Visco left a law practice to help launch NBCC after being diagnosed with breast cancer at age 39, joining other breast cancer activists including epidemiologist Kay Dickersin of Johns Hopkins University in Baltimore, Maryland, who had also had breast cancer, and breast surgeon Susan Love. They followed the lead of AIDS activists, who had shown that patients could be a powerful force in boosting funding for their disease. In fall 1991, the newly formed coalition issued a call to supporters that drew 600,000 letters asking Congress to increase funding for breast cancer research. The group then held its own “research hearings” on Capitol Hill with handpicked scientists and concluded that to fund all promising ideas, NCI needed another $300 million a year. Senators Tom Harkin (D–IA), chair of the Senate appropriations subcommittee that funds the National Institutes of Health (NIH), and Alfonse D’Amato (R–NY) agreed to boost NCI’s then–$133 million budget for breast cancer research by $64 million. They also put another $210 million in the DOD budget, which already had a small women’s health research program, with the understanding that NCI would control how the money was spent.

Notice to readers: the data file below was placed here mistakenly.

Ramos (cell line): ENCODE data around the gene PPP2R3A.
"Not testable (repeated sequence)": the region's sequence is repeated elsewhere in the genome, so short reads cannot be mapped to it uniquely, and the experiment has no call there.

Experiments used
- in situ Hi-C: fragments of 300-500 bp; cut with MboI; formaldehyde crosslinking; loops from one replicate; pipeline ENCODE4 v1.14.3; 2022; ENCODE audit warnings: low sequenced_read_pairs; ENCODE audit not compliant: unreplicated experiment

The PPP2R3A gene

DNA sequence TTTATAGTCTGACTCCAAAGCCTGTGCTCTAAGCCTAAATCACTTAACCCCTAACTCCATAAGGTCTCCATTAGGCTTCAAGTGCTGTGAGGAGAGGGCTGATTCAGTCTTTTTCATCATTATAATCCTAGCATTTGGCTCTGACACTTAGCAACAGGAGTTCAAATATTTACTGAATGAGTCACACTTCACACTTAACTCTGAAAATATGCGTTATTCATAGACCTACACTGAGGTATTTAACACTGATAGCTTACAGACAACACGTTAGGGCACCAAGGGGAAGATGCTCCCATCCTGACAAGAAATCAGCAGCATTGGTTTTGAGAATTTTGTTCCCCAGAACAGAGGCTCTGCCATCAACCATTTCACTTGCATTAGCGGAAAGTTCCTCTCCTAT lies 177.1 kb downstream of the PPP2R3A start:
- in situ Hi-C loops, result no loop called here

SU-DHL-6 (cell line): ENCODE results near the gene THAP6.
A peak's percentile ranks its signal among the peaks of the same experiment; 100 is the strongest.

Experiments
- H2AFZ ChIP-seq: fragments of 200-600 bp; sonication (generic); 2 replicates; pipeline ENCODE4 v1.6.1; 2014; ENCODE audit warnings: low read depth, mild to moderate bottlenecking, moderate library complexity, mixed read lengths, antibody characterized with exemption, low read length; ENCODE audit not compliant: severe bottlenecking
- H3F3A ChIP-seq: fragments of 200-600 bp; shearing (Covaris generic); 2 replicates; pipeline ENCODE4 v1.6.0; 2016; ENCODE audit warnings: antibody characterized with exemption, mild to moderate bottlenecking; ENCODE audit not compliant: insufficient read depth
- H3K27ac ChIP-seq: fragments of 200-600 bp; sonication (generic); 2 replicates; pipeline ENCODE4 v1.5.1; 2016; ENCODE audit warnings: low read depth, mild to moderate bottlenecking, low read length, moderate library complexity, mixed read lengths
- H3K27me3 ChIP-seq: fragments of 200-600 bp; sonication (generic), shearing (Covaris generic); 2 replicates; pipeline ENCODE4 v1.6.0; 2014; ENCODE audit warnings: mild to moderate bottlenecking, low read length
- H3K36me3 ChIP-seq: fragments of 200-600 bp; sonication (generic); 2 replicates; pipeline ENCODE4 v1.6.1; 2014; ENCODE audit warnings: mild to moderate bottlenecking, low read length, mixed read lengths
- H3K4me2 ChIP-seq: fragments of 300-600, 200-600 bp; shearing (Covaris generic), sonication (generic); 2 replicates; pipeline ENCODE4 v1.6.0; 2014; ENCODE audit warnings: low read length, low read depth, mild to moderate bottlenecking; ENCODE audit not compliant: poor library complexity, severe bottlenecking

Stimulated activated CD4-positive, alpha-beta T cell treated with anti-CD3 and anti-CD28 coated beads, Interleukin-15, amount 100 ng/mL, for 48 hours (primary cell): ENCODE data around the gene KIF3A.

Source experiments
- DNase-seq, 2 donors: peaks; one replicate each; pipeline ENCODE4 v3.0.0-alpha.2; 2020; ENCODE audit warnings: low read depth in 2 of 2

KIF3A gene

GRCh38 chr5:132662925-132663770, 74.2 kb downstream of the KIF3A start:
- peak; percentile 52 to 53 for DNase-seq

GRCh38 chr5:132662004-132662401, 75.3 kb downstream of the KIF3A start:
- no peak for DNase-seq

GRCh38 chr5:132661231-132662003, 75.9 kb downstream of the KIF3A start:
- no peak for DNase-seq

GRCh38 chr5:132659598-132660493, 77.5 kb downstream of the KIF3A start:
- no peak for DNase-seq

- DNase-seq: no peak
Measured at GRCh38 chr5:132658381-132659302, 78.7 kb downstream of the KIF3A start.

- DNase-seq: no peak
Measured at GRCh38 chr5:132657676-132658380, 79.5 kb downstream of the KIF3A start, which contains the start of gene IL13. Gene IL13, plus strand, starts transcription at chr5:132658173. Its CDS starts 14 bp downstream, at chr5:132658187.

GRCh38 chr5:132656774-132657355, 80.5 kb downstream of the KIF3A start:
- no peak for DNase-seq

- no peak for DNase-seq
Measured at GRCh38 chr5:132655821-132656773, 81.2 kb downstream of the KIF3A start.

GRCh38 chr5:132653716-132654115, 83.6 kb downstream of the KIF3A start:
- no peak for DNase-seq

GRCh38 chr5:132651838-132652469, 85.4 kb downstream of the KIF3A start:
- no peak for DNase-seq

But Visco’s group changed its mind after meeting with then–NCI Director Samuel Broder, who said “we can’t turn a huge battleship on a dime,” Visco recalls. She says her group had a “whole different experience” at the U.S. Army, where a general agreed the money should go to innovative research and that advocates should have a seat at the table. “We decided we wanted to keep it at the DOD,” Visco says.
To the relief of wary scientists, the Army asked the Institute of Medicine (IOM) for advice on how to spend the money—then expected to last just 2 years. The committee, which included Dickersin and virologist Harold Varmus, a Nobel Prize winner who soon became director of NIH, suggested that most of the money be spent on peer-reviewed basic research.
In a departure, IOM also recommended that the program’s steering committee, known as the Integration Panel, include advocates; the Army later added advocates as voting members of peer-review panels despite qualms from some scientists. The Integration Panel, the Army decided, would also have unusual discretion: Unlike institute councils at NIH, it doesn’t award grants based largely on peer-review scores but takes a “more hands-on” approach, Dickersin says. It can also take programmatic interests into account—for instance, it can reject a proposal with a stellar scientific score if it feels the program has already funded enough grants in that area.